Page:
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October 07, 1988 - Image 82

Resource type:
Text
Publication:
The Detroit Jewish News, 1988-10-07

Disclaimer: Computer generated plain text may have errors. Read more about this.

EDUCATION

HEIDI PRESS

News Editor

A

kiva Hebrew Day
School's new headmas-
ter, Rabbi Zev Shiman-
sky, is quiet, friendly
and welcomes guests to
his office cheerfully. But, behind that I
tender, affable manner and friendly
smile lies a no-nonsense ad-
ministrator who runs a tight ship.
But there's nothing wrong with
that. It just shows a man who really
cares about the students who attend
the institution he directs. That in-
terest is reflected in a continuous
dialogue between students and prin-
cipal: "It's important for me to know
what the kids think, " Rabbi Shiman-
sky said. "It helps me to better run
my program."
His goal is to increase enrollment
in the Orthodox day school and pro-

84

FRIDAY, OCTOBER 7, 1988

Tough Stu

The new, soft-spoken headmaster of Akiva
Hebrew Day School seeks to make his
institution a model of efficiency and
educational excellence

vide quality programs in an organiz-
ed atmosphere. "I want to make
Akiva an efficient school, which
prides itself on excellence in educa-
tion in all areas of study." It is his
drive for efficiency, he said, which dif-
ferentiates him from other day school
administrators.
A native of New York, Rabbi
Shimansky, brother to Congregation
Beth Achim's Cantor Max Shiman-

sky, is no stranger to Jewish educa-
tion. He has a long line of credits as
teacher and administrator. Prior to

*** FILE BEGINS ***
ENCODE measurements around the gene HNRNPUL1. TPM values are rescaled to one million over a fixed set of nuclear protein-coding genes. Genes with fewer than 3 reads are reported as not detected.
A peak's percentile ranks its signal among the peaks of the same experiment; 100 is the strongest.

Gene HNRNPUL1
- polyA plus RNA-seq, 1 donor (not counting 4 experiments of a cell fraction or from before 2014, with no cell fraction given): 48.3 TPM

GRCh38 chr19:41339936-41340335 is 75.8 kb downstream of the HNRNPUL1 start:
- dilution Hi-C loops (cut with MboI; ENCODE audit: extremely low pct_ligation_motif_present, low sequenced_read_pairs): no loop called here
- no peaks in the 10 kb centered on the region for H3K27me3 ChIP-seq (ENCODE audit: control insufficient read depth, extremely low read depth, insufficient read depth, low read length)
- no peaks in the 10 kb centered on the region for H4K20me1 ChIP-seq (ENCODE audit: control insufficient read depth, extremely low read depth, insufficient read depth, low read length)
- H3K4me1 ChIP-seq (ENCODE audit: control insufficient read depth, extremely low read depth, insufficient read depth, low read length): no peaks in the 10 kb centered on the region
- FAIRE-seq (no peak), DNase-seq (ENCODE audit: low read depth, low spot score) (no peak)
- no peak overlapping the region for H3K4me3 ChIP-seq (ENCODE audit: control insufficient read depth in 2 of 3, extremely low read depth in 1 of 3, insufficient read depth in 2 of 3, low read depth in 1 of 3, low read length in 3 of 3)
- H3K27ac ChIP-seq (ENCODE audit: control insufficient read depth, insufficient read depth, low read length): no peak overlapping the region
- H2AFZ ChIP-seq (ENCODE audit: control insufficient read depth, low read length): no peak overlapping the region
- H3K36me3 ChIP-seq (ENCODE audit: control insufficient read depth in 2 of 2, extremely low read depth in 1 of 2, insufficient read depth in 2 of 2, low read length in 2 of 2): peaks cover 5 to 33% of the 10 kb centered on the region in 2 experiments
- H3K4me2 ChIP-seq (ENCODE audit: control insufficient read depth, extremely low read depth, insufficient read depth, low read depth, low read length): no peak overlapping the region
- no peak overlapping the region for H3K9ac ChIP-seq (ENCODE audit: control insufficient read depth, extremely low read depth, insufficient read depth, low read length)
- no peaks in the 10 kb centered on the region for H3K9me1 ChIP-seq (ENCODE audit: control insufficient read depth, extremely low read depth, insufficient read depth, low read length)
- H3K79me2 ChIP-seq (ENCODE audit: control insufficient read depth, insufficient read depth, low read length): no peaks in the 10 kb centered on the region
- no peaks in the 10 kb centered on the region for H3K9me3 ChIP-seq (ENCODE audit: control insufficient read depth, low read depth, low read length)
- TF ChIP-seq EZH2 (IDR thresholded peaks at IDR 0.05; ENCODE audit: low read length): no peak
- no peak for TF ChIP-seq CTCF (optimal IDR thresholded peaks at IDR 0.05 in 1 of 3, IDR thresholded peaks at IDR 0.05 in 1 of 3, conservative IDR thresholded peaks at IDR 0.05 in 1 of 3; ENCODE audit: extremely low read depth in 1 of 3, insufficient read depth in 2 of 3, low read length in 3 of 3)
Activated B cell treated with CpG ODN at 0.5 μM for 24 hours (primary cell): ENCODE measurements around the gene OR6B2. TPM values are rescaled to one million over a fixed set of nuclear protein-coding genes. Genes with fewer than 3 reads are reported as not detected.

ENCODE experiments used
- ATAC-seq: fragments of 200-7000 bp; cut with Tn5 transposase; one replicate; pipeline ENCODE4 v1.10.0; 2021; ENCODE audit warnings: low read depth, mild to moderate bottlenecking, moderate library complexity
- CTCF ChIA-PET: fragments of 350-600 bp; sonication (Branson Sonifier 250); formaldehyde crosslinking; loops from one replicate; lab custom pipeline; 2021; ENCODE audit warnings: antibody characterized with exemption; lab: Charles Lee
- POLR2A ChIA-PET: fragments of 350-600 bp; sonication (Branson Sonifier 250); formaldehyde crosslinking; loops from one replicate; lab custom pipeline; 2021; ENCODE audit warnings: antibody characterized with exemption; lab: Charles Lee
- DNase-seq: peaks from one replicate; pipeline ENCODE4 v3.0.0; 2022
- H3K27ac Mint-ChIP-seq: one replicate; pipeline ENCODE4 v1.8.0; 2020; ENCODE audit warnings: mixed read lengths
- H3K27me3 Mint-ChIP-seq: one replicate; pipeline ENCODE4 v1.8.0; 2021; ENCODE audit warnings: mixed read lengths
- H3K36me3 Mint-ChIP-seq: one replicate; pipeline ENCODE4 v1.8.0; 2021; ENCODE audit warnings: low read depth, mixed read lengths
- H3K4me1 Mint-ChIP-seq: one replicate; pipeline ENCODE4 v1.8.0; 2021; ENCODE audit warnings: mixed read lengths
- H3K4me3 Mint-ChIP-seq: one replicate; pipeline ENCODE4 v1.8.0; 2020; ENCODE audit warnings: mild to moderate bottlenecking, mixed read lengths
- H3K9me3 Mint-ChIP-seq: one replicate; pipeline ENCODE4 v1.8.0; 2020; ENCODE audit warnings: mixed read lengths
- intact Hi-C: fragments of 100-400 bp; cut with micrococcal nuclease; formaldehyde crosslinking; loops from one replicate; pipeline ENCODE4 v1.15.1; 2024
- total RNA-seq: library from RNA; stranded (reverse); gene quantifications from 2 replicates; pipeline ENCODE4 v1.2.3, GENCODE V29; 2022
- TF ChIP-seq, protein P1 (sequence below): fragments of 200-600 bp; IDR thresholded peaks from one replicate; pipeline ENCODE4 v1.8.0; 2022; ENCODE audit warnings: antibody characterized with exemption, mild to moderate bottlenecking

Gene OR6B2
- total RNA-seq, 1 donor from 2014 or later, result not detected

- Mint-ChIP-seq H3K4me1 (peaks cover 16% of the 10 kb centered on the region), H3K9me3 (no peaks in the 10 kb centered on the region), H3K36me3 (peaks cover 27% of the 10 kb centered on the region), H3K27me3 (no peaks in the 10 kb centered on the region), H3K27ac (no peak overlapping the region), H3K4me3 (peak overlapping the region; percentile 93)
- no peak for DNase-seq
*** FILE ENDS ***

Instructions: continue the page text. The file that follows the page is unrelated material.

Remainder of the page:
taking up his Akiva post in July, Rab-
bi Shimansky was the educational
director at Netivot HaTorah Day
School in Downsview, Ont. Previous-
ly, he was the principal at the
Heritage Academy at Longmeadow,
Mass; headmaster, the Hebrew
Academy, Houston, rIbxas; principal,

Hillel School, Rochester, N.Y.; director
of education, Beth Tfiloh Congrega-
tion, Baltimore, Md.; principal,
Syracuse Hebrew Day School,
Syracuse, N.Y.; and teacher, North
Shore Hebrew Academy and Great
Neck Synagogue Hebrew School, New
York. -
The major changes he will in-
stitute as headmaster of the Lathrup
Village-based Akiva will take place in
the early elementary, late elementary
and high school grades. The most
significant will be using Hebrew as
the language of instruction in Judaic
studies. In grades two-four, he will re-
institute a former Akiva program
called Tal Sela, which teaches
children Hebrew via text, workbooks,
library study, cassettes, games and
puzzles. Students in grades five and
six studying Hebrew will be taught
the language with an emphasis on
stories, Jewish customs and holidays.
The major focus in this program also

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